Felt Patches with Hand Embroidery | Imogen White | Skillshare

Felt Patches with Hand Embroidery

Imogen White, Stress less, Embroider more

Felt Patches with Hand Embroidery

Imogen White, Stress less, Embroider more

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11 Lessons (28m)
    • 1. Intro to Felt Patches

      1:23
    • 2. Materials

      0:58
    • 3. Visualising the Stitches

      1:40
    • 4. Transferring the Pattern

      1:49
    • 5. Outlining in Chain Stitch

      3:46
    • 6. Filling the Shapes

      7:22
    • 7. Filling the Background

      1:26
    • 8. Assembling the Patches

      5:51
    • 9. Attaching the Patches

      2:24
    • 10. Project Overview

      0:37
    • 11. Class Recap

      1:07
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About This Class

Ever wanted to make your own Felt Patches? This class is for you! Using only one beginner embroidery stitch, chain stitch, we'll go through colours, composition, outlining and filling in the patches. 

I created this class after searching for a way to make patches that didn't give me sore hands or take forever. I'll teach you how to use an embroidery hoop and iron-on fusible backing to create beautiful durable patches!

These are the materials you'll need to stitch along with me:

- light coloured felt (any craft felt will do)

- embroidery thread (all colour numbers are provided in the Project & Resources tab)

- a 4 inch/10 cm embroidery hoop

-iron on fusible backing (ask at your local craft store!)

- a heat-erasable pen - like the Fusion pens

Meet Your Teacher

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Imogen White

Stress less, Embroider more

Teacher

Hi! I'm Imogen, a maker and embroidery teacher from Australia. 

After going through every craft imaginable as a child, my Great Aunty Norma taught me to embroider when I was 14 years old, and I haven't looked back since! Embroidery is such a wonderful craft, and my goal is to make it accessible for people of all skill levels! 

Thanks for stopping by and I hope learning embroidery brings a little extra sunshine into your life!


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Transcripts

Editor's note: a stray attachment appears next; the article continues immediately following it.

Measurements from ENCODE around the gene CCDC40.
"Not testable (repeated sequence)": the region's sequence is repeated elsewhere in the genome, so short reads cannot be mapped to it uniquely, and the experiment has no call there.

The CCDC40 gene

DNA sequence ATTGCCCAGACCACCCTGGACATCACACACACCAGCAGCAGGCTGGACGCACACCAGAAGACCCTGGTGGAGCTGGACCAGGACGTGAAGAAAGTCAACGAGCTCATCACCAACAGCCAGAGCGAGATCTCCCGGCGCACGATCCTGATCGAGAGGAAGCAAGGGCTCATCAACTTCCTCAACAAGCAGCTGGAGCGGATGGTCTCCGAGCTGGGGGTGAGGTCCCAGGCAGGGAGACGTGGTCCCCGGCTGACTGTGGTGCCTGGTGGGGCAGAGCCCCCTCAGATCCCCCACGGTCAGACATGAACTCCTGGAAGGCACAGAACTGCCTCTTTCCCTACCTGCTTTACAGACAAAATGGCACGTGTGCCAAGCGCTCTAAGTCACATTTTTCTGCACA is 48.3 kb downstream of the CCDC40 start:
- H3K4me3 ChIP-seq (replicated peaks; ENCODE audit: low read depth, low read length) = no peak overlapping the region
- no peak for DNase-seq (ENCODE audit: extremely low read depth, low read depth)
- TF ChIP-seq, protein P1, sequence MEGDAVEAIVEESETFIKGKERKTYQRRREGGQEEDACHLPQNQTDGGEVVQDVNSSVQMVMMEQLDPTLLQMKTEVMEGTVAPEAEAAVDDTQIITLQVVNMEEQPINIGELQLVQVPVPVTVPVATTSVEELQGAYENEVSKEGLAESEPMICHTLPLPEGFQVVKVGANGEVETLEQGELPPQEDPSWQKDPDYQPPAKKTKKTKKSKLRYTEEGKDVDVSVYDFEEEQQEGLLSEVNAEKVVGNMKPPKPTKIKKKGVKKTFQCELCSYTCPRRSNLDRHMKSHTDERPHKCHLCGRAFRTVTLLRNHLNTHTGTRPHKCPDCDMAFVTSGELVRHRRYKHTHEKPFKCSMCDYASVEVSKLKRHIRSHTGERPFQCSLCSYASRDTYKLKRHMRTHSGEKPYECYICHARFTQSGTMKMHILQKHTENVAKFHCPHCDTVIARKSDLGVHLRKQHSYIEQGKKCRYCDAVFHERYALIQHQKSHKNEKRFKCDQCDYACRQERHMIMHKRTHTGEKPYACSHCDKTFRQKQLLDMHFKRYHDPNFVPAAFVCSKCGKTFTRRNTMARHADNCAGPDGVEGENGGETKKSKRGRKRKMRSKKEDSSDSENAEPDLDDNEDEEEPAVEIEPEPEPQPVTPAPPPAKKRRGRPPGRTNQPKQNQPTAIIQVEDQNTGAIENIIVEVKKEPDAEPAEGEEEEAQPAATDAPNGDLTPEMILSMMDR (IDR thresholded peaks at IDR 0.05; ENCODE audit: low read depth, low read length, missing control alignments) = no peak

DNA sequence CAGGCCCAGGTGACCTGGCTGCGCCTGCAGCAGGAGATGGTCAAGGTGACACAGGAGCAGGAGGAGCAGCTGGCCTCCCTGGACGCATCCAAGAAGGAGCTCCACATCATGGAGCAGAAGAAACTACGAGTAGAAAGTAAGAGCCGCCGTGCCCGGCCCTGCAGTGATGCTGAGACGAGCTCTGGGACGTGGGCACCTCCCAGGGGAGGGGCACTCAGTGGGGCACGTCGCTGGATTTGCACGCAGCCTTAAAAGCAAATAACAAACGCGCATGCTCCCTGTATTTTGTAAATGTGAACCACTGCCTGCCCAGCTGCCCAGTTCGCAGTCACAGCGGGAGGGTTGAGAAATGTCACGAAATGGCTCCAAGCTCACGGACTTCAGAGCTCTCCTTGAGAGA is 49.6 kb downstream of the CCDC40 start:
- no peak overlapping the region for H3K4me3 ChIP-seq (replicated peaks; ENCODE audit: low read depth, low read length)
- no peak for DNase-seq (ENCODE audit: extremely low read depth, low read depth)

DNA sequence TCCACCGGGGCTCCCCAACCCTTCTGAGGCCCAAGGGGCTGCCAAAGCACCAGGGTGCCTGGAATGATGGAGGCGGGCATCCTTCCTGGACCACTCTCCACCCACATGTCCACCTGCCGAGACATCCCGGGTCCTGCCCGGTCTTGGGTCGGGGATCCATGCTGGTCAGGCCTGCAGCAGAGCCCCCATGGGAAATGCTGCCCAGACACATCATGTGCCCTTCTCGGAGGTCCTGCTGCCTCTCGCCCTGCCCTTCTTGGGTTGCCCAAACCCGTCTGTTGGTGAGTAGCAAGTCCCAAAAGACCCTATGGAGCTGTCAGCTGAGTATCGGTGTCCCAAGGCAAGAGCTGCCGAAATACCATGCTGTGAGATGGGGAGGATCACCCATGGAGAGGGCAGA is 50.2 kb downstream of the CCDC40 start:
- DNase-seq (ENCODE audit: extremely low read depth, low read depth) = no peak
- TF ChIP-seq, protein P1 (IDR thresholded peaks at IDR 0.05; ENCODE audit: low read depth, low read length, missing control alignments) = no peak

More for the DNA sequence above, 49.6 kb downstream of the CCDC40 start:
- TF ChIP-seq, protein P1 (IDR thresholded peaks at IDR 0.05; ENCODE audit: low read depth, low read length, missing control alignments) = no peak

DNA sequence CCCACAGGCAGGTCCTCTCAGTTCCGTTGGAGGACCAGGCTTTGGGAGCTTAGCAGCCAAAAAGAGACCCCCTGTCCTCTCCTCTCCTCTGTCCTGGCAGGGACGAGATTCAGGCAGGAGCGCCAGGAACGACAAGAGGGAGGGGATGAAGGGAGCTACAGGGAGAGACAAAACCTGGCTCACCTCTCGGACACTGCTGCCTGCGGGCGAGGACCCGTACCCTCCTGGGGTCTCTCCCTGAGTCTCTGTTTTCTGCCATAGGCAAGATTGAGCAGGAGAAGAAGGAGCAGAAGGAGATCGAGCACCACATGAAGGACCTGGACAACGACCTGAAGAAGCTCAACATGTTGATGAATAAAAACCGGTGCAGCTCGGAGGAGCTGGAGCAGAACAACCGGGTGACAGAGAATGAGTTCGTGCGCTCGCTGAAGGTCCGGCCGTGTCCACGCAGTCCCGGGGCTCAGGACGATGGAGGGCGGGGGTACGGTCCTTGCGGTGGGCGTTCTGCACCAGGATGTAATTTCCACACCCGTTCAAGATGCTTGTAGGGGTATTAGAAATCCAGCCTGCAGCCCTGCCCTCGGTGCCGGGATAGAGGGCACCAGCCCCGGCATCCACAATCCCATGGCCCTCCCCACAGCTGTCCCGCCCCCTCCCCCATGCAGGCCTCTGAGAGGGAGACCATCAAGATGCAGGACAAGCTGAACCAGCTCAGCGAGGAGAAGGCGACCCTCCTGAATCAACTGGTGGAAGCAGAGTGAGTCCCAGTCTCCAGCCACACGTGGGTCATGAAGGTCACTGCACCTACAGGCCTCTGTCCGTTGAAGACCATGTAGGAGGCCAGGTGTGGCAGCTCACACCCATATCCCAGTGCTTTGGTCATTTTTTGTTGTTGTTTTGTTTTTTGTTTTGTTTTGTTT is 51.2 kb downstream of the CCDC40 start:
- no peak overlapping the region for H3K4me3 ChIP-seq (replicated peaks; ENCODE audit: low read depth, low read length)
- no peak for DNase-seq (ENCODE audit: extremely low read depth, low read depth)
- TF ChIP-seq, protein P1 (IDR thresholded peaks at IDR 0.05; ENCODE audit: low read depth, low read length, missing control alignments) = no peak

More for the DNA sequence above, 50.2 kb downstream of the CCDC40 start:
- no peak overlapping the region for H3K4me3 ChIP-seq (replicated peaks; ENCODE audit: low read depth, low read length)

1. Intro to Felt Patches : Hi, I'm imaging fuselage reds and welcome to this class. I'm making some patches using just one beginner friendly stitch from start to finish and show you the process of making a very enhancing boiling some patches. Brainstorming session on how we can use color and texture to add depth to our designs. Then we'll jump straight into making our patches. For this class, I've created a new method of making patches is specifically designed for hand embroidery. That means you can say goodbye to Seoul heads and lost hours spent on sentence ditch. Instead, we'll use an embroidery hoop and ion non feasible webbing to finish. This class is suitable for beginners and up. But if this is your first time stitching, I'd recommend practicing the stitches before you jump into making OPAT. Well, there's no time to lose its, we've got heaps to do. So. Let's get stitching. 2. Materials: Okay, so let's go through all the materials that you're going to need to make your felt patches. So for every patch that you make, you're going to need one piece of light-colored felt, a piece of Calico or really any kind of lightweight kind of cotton. And you'll need two pieces of your iron on backing, which as you can see, is a ton of iron ore. Wedding. So you need two pieces for every patch that you make. As I was for the embroidery part, you'll need embroidery needles. I recommend size five. And of course, the colors that you prefer to transfer the pattern, we're going to use a friction heat erasable pens. And today I'm actually going to use a plastic flexi who, which I find the best for making patches just because you're holding together quite a few lays. But if it's what you've got at home and if it's what you prefer, you can also use your normal wooden four inch. And of course, you'll just need a Paris's is to snip the thread. 3. Visualising the Stitches: Before we jump into making our felt patches, I find it's always really helpful to visualize the stitches before we get started. So the first thing we're going to do is filling the outlines in black. So we'll go ahead and use chain stitch to outline all of the shapes. Then for the lemon, we're going to fill in the lemon in three sections, going on the left and the right, and following that to fill in all the shapes. And that's going to help us maintain the curves of the lemon. The characters were going to go in straight lines, vertically and horizontally on the edges as well. And then for the watermelon, for the fruit part, we're going to go in diagonal lines and then fill in the lines of the grain. And at the end, we'll use a little bit of detached chain stitch to add in the watermelon seeds at the end. So something really interesting to do with your felt patches is varying the lines you use in the background to add a bit more texture to your patches. For example, for the cactus, we're going to try and create the idea of a sunset. So we'll use horizontal lines with the pink. And then we'll add in the sun part in vertical lines in yellow for the watermelon. Since we're already going with a diagonal lines for the fruit itself, we're going to use horizontal straight lines to fill in the background of the watermelon. And since we've already got a curvy shape going with a lemon, I've tried to add some wavy lines for the background. So that's something to think about, whether you using my patterns or creating your own. How you can add a bit more texture in interest with the background of your patch. 4. Transferring the Pattern: In general, it can be quite difficult to transfer the pattern onto the film. But here's two different methods that you could use. The first one is that you could print out the patents and place them up against a door or window and then place the felt on top and trace over with a hate erasable pen. As he can see, you can't quite get all the special details, but what you'll be able to do is just fill them in when you take them off at the end. Now a different method you could use is this Denzel method. So once again, you'll need to print out the patents and then just cut around the edge of the circle and you'll be able to trace around the edge of the circle. So I've just made this out of paper. But if you want a stronger template, I'd recommend either printing and onto cardboard or printing it on paper, cutting it out and gluing it on cardboard. And then it'll be a lot easier to trace around. The great thing with embroidery is that we have the freedom to just so over the lines as we feel like it. If it's not perfect, when you draw it on, you properly be able to correct it and when you sit on it. So in the next step, cut around the edge of the watermelon and you'll be able to trace around the edge of that. 5. Outlining in Chain Stitch : And we're ready to get started with our changed it. The first thing we're gonna do is put the coupon. So we'll just pop out that inner layer and then place that outer layer on top. So sometimes it can be a little bit tough to get that plastic ring on the outside. So you may need to pick it up in your hands like you see me doing. And really push that on the edge. But once it's on there, nice and tight. So it's gonna be really easy to stitch up for the whole patch will be using three strands of thread whenever we use the thread. And I'm also using that size five needle, I've gone ahead and tied a double knot in the end of the thread. So let's get started with our chain stitch. So by bringing the needle up on the line and then just holding it over to the left with our left them. And just be careful that you're not stabbing the not at the back when you bring that needle back down. So at placing the needle back down, either in the same hole or just next to it for that first it and pulling it tight to make a loop. Then were coming up in the middle of that loop and pulling the thread tied. So this is how we'll continue with all of our changed it. So once again, we're holding it over to the left for their left them. And then placing the needle back pretty much anywhere inside that loop and bringing it up again on the line in the middle of the loop. So with felt patches, if you'd rather not use a hoop, you don't have to use a hoop. The felt is actually quite strong and you'll be able to stitch without a hoop. What I find though, is especially at the latest stages of finishing the patch, you'll be sewing through three layers that felt the calico and the iron on backing so your hands can get pretty so that's why I recommend using a hoop if you've got one. Right? So if we do that, fantastic. And now that we've finished up that outline, we'll finish it off in the normal way by making a link to the left and bringing the needle up tightly under the last edge. And we'll just snip the edge off. So there we are. We've gone ahead and finished all of the outlines for the patches. And now we're ready for the fun part to fill them all in. 6. Filling the Shapes: All right, so now it's time to get cracking with filling in all of our shapes. So the first thing I'm gonna do with the lemon, if you haven't already, just draw in those guidelines and that we're going to stitch. So the first step will be using three strands of thread. And I've already gone ahead and tied a double knot. In the end, we'll be using three strands of thread for all of the patches. So the first thing we're gonna do is go ahead and outlining chain stitch those two guidelines. Fantastic. So now that we've finished those two guidelines were ready to fill in the lemon shape. So the way that I recommend you do this is by stitching one line on the left of the shape and then one line on the right of each of the sections and keep going until you make them in the middle. This way, we're going to maintain the curvy shape of the lemon. Yeah. Now let's jump straight over to the characters. So you can see that I've already filled in the side and most of the body at the characters with straight lines have changed it. So we'll follow the same strategy as we use for the lemon. And we'll do one line on the left, one line on the right, and then a small line in the middle to finish off the cactus. And last but not least, let's finish up a watermelon patch. So you can see I've gone ahead and filled in the rows of the grain. And now we're just finishing up with these diagonal lines with the pink thread for the watermelon. So go ahead once again. And this time, instead of going left to right, we're just following along the line that we've already established along the edge. That's not exactly perfect. Perfect, perfect, perfect, perfect. So to make a watermelon seeds will be using three strands of black thread and we'll be doing detach, changed it. So you can refer back to your drawing or even the pattern that I've got there to see where to put your watermelon seeds that basically we're gonna do them in rows. So you can see we start at just like chains Fitch, bring the needle up, am I making that loop? And then my coming up in the middle of where we want that Luke to end, pulling it tight. And instead of continuing the chain by just putting a little stitch there to make sure it stays Ankit dam. So what I wanna do with my watermelon is to make three rows. So the first row has got one seat. Second we will have two. And the last one, you'll be able to place the three seats between the two of the top surface. And there we go. We're all finished with a watermelon patch. And the only thing left to do is to fill in those backgrounds. 7. Filling the Background: So now we're on to the very last step and that's adding in the background. Making sure we fill the background is gonna make the patch a lot stronger in the end. So the first thing you need to do is grab your heat advisable pen and withdrawing the guidelines, just like we imagine at the beginning. So the lemon will put in the wavy lines, the watermelon that we'll put in the straight lines and the cactus will draw in the pots, the sunset, which close to two. And we are all finished. So to finish these backgrounds, it took me about two hours for each of the patches. So it does take quite awhile, but just look at the wonderful results it brings when we're using chain stitch. It also means we've got quite a flat back, which is going to be an advantage when we getting them together. 8. Assembling the Patches: So now we're ready for the final step and that's assembling the patches. So there's four parts in this lesson, so I recommend you pay close attention. First things first, when you're heating up your iron, you want it to be on the wool setting or the silk setting, or basically at three-quarter strength. For this first section, you'll need your finished patch, the piece of iron on backing and your piece of cotton or Calico that completely covers the back of the patch. So first of all, I've taken the top layer of the backing and I'm just going to press that down. The backend that I'm using is adhesive. So all I need to do is to press that on and then peel off the other side. If you're having trouble appealing that top layer off, you can quickly run the ion over it, making sure you're not ironing On the felt. And that'll make sure it sticks before you add the Calico layer. So it's really important to never, ever ion directly onto the felt. You always need something covering it. So in this case, my piece of Calico fully covers the piece of felt. But otherwise, you could use something like another piece of Calico, a tea towel, or even a paper bag just to cover the felt. So I'd recommend in this first section that you iron without stopping for about 20 seconds. In the end, we are going to iron it again. So don't worry too much about how much you iron. For the second part, you can see already that the calico and the felt is already completely fused together. So we're going to add one more line of changed it. But this is actually just decorative. They're already fused together. So if you'd rather skip this step, you definitely can. But here I've just popped it back into the flexi hip. And this part can be a little tough because we've got an extra layer of material there, but you will eventually get that in. So once again, we'll be using three strands of threat. I've already got the not tied in the end. And we're going to add one layer of chain stitch all around the edge just to bring it together. Despite what I've already said. If you can't find very good quality iron and backing, or if you're using something that's quite thin, like applicant backing. Or even if you can't find either of those and you have to use Kraft glue, then you'll definitely need to do this last step just to bind them together rather than separately. And that is simply to say that that's, that's that's, that's great. So now that we've finished that lasted, we're just going to finish off in the normal way by making that leap to the left and bringing the stitch in under that. So the last step I'm going to do as well is just snip off the edges of all the knots that I've made. So these are all going to be put under the other piece of iron on backing that we have. But it's still a good idea to just snip them so that you don't end up cutting them at the end stage when we're cutting around the edge of the felt patch. Now that we've removed a hoop, we're ready to put on the last piece of iron on backing. So once again, just grab your piece and peel of the top layer and press that down. So we're not actually going to iron this for very long. It's just too attached to the back because we're going to iron it again when we finally attach it to our jacket or pencil case or whatever you're going to attach it to. So as you can see here again, the felt is completely covered by the calico and so it's fine to iron. And I've left on the three-quarter heat setting, but just remember to never iron on top of that felt fantastic. So you can see that it's fully bonded together and we're ready to cut around the edge of the felt. So for this, you might want to use a larger Paris's, then you'd normally use for cutting your thread. They don't need to be fancy scissors like just making citizens. They're probably just going to be a little bit bigger and a little bit stronger than you snipping scissors. So first of all, I'm just going to cut away the excess. So it's a bit easier for us to manage. And I'm leaving about half a centimeter or a quarter of an inch around the edge of the patch. So it's completely up to you how much space you want to leave around the edge. Because it is all bonded together. So it's open to stay together. So you can even cut at the very edge of the black line if that's what you prefer. And there we go. We're all finished our hand embroidery, felt patch, and it's ready to use for whatever you want to use it for. Basically, as you can see, if we peel off that backing paper, it's ready to iron onto whatever you want to use it for. And doesn't it look just wonderful? Hope you really proud of what you've been able to achieve. 9. Attaching the Patches: So now we're ready for that final step to attach the pat. And I'll be showing you how to attach it to this tote bag. So first of all, you want to take off the backing and position your patch wherever you'd like on the back. So you can also use this process to attach your patch to anything you like, like a denim jacket or even something like a pencil case as well. So I've repositioned at a couple of times, but now I'm pretty happy with where it's sitting. So now what we wanna do is to get our iron ready on a three quarter setting so you don't want to heat all the way up. So normally that's going to be something like a wall setting or the silk setting. The other thing is that we never want to be ironing directly on top of our patch. So the best way to do it is to be ironing on the inside of the bag. So if you're attaching it to a jacket, you would pop it on the front and then iron on the inside of the jacket. So I recommend ironing for about 30 seconds just to make sure that that patch has really attached. Now if you're using a tricky kind of thing like a pencil case, what you can always do is place a light layer of material, like a piece of Calico or even something like a tea towel over the top of the patch when you need to iron that dam. So it's bonded pretty well to the tote bag. But I'd always recommend this last step. And that's adding a line of whip stitch. So now using three strands of white thread and I've got a section of the patchy but didn't quite born properly. So that's why we're going to start with a whip stitch. We're going to bring our needle up basically underneath the patch if possible, or just next to it if you're unable to get in under the patch. So bring that needle up and what we're going to do is pretty much bring our needle down through the middle of the patch, through the middle of the felt and through the Calico on the backing. So you can see we're going to jump through that felt. So what we're not doing is going on top of the felt like we would if we were doing blanket stitch instead. We're pulling it down through the middle of the felt. So if it made a bit of a mark on the felt, you can just push it back with your thumb to cover that stitches. And that's how we're gonna go all the way around the patch. 10. Project Overview: So the project for this class is to make your very own felt patch. If you'd like to use the patterns that I've used in this class. You'll find them in a PDF in the project Resources tab, along with all the color numbers you'll need. If you'd like to meet your own designs, I would love to see you upload them all into the project gallery so we can celebrate your progress. If you want more inspiration and some free patterns, have a look through my other classes on skill share for more ideas of what you could make into a felt patch. As always, if you have any questions, I'm only one post away in the discussion section. 11. Class Recap: Congratulations for making it to the end of the course. I hope you feeling super confident to get out there and start making your very own felt patches. Well, we've covered a lot today. So let's go through the main points. First, draw or Tracy design onto the felt, then outline the shape and changed it. Next, fill in the shape and the background, sewing in different directions to create interesting effects. After that, ion on the calico with your island backing and stitch, one more line of changed it around the edge of your petty. And remember to never ion directly onto the felt. When you've finished lightly ion on the second piece of island backing than trivial patch to lacking. At the very end, you can ion on your patch or attach it with whips ditch. And that's it. Thanks so much for joining me in this class. And I hope you feeling inspired together and stop creating. Well, that's it for today. I'll see you in the next class.